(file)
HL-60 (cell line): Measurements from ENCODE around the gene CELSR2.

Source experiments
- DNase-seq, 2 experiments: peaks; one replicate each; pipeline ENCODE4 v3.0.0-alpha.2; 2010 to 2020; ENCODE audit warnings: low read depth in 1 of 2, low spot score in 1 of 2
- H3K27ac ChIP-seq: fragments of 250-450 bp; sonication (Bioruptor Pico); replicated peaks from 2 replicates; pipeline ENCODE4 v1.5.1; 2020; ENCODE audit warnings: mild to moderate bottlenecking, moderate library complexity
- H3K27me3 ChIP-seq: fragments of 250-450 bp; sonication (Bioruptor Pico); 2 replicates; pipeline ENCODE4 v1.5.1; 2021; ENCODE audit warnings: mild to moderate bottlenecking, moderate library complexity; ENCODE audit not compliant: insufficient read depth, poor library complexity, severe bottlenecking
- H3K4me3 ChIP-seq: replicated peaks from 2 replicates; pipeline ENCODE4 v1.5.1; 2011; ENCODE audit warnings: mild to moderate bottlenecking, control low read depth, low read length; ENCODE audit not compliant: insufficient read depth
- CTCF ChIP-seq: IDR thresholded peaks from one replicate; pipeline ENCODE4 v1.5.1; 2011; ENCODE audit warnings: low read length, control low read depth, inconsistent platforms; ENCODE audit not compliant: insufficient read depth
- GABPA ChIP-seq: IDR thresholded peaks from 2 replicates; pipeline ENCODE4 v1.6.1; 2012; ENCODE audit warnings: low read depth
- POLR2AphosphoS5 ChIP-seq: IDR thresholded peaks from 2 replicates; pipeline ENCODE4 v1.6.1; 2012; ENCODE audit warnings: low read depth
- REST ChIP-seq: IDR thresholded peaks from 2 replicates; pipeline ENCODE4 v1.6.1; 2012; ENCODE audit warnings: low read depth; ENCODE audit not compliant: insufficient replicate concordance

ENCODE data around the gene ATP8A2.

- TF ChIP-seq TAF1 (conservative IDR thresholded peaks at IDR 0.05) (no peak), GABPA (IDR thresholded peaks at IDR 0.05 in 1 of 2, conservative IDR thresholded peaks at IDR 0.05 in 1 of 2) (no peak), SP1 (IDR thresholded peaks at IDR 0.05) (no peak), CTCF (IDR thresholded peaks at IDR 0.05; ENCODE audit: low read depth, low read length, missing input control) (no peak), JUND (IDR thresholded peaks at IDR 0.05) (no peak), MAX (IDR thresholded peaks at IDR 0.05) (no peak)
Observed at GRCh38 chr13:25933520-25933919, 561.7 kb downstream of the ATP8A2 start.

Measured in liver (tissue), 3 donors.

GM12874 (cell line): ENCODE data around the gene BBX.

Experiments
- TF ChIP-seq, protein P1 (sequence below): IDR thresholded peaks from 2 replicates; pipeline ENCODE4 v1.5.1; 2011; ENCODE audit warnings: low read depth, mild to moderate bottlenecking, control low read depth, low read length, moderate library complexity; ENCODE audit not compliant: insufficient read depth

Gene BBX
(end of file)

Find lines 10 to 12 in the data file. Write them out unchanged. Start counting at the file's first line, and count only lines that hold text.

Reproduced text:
- REST ChIP-seq: IDR thresholded peaks from 2 replicates; pipeline ENCODE4 v1.6.1; 2012; ENCODE audit warnings: low read depth; ENCODE audit not compliant: insufficient replicate concordance

ENCODE data around the gene ATP8A2.

- TF ChIP-seq TAF1 (conservative IDR thresholded peaks at IDR 0.05) (no peak), GABPA (IDR thresholded peaks at IDR 0.05 in 1 of 2, conservative IDR thresholded peaks at IDR 0.05 in 1 of 2) (no peak), SP1 (IDR thresholded peaks at IDR 0.05) (no peak), CTCF (IDR thresholded peaks at IDR 0.05; ENCODE audit: low read depth, low read length, missing input control) (no peak), JUND (IDR thresholded peaks at IDR 0.05) (no peak), MAX (IDR thresholded peaks at IDR 0.05) (no peak)